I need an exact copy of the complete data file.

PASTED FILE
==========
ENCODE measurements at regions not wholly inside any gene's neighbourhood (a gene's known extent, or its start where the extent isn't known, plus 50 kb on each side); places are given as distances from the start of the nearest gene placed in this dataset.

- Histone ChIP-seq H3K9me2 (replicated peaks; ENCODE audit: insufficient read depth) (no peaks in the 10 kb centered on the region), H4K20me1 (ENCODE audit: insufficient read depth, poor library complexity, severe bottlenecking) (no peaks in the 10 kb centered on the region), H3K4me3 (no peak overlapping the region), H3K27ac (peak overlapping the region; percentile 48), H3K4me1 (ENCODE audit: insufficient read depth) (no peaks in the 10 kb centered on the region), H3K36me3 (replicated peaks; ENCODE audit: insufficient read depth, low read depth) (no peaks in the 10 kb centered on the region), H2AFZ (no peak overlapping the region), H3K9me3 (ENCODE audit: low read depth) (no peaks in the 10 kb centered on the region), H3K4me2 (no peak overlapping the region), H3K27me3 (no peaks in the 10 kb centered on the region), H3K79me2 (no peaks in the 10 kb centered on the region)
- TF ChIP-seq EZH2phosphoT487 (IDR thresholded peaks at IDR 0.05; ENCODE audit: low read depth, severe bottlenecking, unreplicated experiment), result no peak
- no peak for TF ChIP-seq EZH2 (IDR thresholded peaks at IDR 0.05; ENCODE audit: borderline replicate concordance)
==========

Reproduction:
ENCODE measurements at regions not wholly inside any gene's neighbourhood (a gene's known extent, or its start where the extent isn't known, plus 50 kb on each side); places are given as distances from the start of the nearest gene placed in this dataset.

- Histone ChIP-seq H3K9me2 (replicated peaks; ENCODE audit: insufficient read depth) (no peaks in the 10 kb centered on the region), H4K20me1 (ENCODE audit: insufficient read depth, poor library complexity, severe bottlenecking) (no peaks in the 10 kb centered on the region), H3K4me3 (no peak overlapping the region), H3K27ac (peak overlapping the region; percentile 48), H3K4me1 (ENCODE audit: insufficient read depth) (no peaks in the 10 kb centered on the region), H3K36me3 (replicated peaks; ENCODE audit: insufficient read depth, low read depth) (no peaks in the 10 kb centered on the region), H2AFZ (no peak overlapping the region), H3K9me3 (ENCODE audit: low read depth) (no peaks in the 10 kb centered on the region), H3K4me2 (no peak overlapping the region), H3K27me3 (no peaks in the 10 kb centered on the region), H3K79me2 (no peaks in the 10 kb centered on the region)
- TF ChIP-seq EZH2phosphoT487 (IDR thresholded peaks at IDR 0.05; ENCODE audit: low read depth, severe bottlenecking, unreplicated experiment), result no peak
- no peak for TF ChIP-seq EZH2 (IDR thresholded peaks at IDR 0.05; ENCODE audit: borderline replicate concordance)